Luke is the Head of Marketing for Innago, a free property management software company dedicated to helping landlords save time & money.
Tenant communication is not always a landlord’s top priority. You have rent to collect, applicants to screen, finances to manage and maybe even new properties to acquire.
However, communication and clarity are the keys to any lasting landlord-tenant relationship. Without strong communication, misunderstandings and breakdowns can quickly compromise the tenancies you fought so hard to establish.
What does a communicative landlord do differently?
In this article, we review five ways to foster exceptional tenant communication in your rental business.
1. Be professional but friendly.
Professionalism goes without saying when you’re a landlord. The relationship between you and your tenants is, above all, a legal one.
But that doesn’t mean you should be cold or distant. In fact, silence sends a message that you don’t care about your property or tenants, a sentiment tenants might then reciprocate.
Plus, when a problem or issue arises, you want your tenants to feel comfortable reaching out to you. For example, let’s say you notice another person is spending considerable time living with your tenant at their unit. You might want to send a notice that the tenant has violated the occupancy limit as per the lease right away.
However, if you have a friendly relationship with the tenant, they might feel comfortable reaching out to you to explain that they are temporarily housing a sick relative. You might even be able to negotiate and add the person to the lease.
Cooperating to solve problems is much easier if you regularly have friendly interactions with tenants.
2. Utilize policy reminders.
Rental agreements outline dozens of policies. They vary from self-explanatory (e.g., the tenant should take care of the property) to highly specific (e.g., the rent rate, late fee policies, grace periods, etc.).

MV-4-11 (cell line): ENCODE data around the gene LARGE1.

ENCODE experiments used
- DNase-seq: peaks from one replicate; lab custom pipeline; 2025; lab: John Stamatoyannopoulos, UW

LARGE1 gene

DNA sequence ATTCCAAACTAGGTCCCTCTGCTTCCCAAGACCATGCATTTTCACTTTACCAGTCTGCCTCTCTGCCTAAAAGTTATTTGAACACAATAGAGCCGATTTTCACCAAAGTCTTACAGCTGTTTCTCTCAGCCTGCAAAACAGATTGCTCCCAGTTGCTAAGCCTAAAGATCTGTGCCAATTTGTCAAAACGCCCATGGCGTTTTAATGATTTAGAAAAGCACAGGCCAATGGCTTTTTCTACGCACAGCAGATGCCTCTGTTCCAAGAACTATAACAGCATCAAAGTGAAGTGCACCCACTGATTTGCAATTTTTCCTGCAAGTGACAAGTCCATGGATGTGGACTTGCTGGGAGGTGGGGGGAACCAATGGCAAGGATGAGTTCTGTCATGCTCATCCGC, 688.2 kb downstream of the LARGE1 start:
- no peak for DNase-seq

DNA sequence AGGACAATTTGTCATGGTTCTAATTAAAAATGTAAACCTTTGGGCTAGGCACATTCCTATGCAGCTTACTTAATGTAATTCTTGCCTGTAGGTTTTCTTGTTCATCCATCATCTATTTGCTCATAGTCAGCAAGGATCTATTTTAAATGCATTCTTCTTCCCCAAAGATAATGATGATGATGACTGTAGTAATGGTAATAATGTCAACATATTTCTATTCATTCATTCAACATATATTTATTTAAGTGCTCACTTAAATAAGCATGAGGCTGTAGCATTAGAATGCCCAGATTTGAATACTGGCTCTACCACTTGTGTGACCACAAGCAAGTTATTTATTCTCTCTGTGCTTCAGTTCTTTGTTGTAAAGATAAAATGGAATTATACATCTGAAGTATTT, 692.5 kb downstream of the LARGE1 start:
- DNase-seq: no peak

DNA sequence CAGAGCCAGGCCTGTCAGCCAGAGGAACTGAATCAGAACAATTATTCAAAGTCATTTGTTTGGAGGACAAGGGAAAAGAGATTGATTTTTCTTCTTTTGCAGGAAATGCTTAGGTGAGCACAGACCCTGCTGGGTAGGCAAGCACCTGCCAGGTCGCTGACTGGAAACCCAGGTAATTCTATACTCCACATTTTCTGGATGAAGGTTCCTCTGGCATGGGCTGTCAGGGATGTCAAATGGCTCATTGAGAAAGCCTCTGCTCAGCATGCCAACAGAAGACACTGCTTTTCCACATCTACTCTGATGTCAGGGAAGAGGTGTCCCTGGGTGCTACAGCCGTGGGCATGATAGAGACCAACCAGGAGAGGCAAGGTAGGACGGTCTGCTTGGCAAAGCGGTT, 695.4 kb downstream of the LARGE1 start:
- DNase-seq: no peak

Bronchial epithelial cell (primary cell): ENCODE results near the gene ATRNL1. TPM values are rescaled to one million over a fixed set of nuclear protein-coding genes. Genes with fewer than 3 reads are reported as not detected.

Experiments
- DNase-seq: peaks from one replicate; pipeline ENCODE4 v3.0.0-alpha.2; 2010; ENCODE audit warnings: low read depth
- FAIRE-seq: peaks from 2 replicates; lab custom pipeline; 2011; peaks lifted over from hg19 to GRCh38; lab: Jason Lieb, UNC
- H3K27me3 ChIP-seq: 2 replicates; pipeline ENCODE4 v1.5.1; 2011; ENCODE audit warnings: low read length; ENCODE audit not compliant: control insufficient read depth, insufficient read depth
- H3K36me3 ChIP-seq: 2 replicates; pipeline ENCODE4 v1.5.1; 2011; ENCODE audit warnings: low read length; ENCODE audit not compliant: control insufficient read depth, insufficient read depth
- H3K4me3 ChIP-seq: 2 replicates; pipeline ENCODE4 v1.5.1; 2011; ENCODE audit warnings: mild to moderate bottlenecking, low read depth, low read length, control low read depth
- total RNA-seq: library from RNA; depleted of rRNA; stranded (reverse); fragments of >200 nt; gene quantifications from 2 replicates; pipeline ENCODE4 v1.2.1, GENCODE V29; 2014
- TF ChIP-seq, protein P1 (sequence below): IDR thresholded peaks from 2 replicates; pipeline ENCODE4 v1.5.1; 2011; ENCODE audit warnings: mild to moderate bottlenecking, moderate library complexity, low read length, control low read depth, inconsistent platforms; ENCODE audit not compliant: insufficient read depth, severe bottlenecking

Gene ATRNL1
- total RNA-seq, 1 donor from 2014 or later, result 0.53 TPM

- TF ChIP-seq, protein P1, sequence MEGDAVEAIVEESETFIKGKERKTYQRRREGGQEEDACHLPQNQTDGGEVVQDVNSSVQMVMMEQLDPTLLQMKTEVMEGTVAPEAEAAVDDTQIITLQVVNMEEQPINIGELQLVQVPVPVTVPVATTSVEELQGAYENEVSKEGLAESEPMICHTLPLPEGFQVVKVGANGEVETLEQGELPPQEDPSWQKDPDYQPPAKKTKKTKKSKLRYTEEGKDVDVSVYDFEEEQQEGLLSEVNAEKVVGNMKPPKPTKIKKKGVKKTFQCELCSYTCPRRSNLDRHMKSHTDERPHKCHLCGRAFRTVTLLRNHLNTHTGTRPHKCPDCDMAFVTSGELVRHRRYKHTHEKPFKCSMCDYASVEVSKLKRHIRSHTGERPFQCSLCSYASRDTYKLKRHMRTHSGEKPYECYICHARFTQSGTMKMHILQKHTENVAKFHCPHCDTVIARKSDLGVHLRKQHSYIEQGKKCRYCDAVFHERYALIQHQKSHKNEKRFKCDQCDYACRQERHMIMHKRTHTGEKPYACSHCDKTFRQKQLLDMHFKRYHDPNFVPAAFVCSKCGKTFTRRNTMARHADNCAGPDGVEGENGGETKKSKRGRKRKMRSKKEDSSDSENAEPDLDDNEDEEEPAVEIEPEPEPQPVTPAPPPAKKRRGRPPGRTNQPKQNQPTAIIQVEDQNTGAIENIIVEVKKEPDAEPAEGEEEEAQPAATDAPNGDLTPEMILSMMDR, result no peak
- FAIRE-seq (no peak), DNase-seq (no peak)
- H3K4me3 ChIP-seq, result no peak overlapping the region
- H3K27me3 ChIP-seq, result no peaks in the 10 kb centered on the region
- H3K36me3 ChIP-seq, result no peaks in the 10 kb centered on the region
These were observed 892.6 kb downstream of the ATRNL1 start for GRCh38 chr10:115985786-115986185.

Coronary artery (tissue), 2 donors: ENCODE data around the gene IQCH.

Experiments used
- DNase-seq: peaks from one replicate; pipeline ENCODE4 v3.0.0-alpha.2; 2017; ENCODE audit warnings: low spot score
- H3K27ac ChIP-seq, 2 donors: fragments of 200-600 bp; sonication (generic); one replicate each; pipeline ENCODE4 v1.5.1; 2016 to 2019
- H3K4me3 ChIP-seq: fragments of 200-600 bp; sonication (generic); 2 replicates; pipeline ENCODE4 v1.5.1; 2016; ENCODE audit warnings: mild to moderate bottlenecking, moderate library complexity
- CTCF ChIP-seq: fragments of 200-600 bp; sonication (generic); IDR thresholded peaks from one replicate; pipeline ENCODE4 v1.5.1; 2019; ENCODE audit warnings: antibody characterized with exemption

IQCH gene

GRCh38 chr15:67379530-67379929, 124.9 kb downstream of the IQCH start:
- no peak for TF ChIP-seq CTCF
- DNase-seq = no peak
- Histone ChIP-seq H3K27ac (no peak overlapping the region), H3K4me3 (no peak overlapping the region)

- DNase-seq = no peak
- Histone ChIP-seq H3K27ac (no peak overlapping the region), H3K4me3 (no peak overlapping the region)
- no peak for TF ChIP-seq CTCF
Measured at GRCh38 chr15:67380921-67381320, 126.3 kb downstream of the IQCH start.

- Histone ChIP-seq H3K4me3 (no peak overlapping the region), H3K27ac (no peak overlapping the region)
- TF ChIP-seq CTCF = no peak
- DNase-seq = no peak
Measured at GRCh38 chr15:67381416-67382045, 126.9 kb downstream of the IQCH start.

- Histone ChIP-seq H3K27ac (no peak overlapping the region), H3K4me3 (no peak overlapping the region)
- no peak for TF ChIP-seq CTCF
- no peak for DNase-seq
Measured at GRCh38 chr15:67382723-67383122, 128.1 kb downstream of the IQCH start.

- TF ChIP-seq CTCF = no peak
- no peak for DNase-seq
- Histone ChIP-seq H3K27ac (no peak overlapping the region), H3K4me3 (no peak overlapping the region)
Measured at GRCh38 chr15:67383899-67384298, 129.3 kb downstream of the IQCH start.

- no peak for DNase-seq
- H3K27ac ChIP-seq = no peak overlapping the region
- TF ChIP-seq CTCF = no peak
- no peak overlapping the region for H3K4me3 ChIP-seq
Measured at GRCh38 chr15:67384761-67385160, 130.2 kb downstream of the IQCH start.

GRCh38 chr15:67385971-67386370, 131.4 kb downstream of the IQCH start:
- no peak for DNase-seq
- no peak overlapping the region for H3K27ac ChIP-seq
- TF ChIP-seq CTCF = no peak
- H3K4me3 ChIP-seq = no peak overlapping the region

Your tenant must read and know all these policies, as “I didn’t know” will hardly hold up in court as an excuse. However, your tenants aren’t going to memorize the lease. If you want the highest chance of your tenants following all your policies, occasional reminders are a good idea.
These can be quick reminders you send to everyone about late fees, maintenance requests or guests, but they can also be polite, targeted reminders to individual tenants.
You may be surprised how far a gentle, friendly reminder can go.
3. Anticipate problems.
Staying in touch with your tenants makes you better equipped to anticipate problems.
For example, say one of your tenants suddenly stops making rent payments. They’ve otherwise been a quiet, reliable tenant, and you’d hate to lose them. What do you do?
If you’ve regularly checked in with your tenants, you might know that your tenant is a freelancer. Maybe they recently took on new clients and are waiting for that pay to process. Instead of immediately sending a notice for nonpayment, good communication can ensure you don’t lose a good tenant over a temporary setback.
4. Automate with software.
Keeping up with regular reminders can feel like a full-time job, especially if you have a lot of tenants. But you don’t have to do everything yourself.
In fact, with property management software, you can automate much of tenant communication. (Disclosure: My company specializes in this kind of software.) Your software can take on the basic, recurring reminders for you, including rent reminders, late fee warnings, renewals and more. This way, tenants can’t use the excuse that you didn’t communicate when payments are due, and you don’t have to babysit them every month.
Tenants often also get access to their own login portal, where they can view payment histories, maintenance tickets, lease details and other information. Nine times out of 10, a tenant can answer their own question by logging on to the software instead of bothering you.
Lastly, property management software platforms often can save a history of messages between you and your tenant in case you need them. When you’re both on the same page, misunderstandings are less common.
5. Reward loyalty.
If you have tenants who pay rent on time, take care of your property and keep to themselves, you may have few reasons to interact with them throughout the year.
Nonetheless, staying in touch from time to time can have a big impact on a landlord-tenant relationship.
Even small acts can go a long way. A quarterly check-in, end-of-year thank-you note or a small gift around the holidays are all affordable ways to show you care. Small gestures communicate that you’re present in a way your tenants are bound to appreciate.
Communication is the foundation of any relationship, and landlord-tenant relationships are no different. By making tenant communication a priority, you can make managing your rentals that much easier.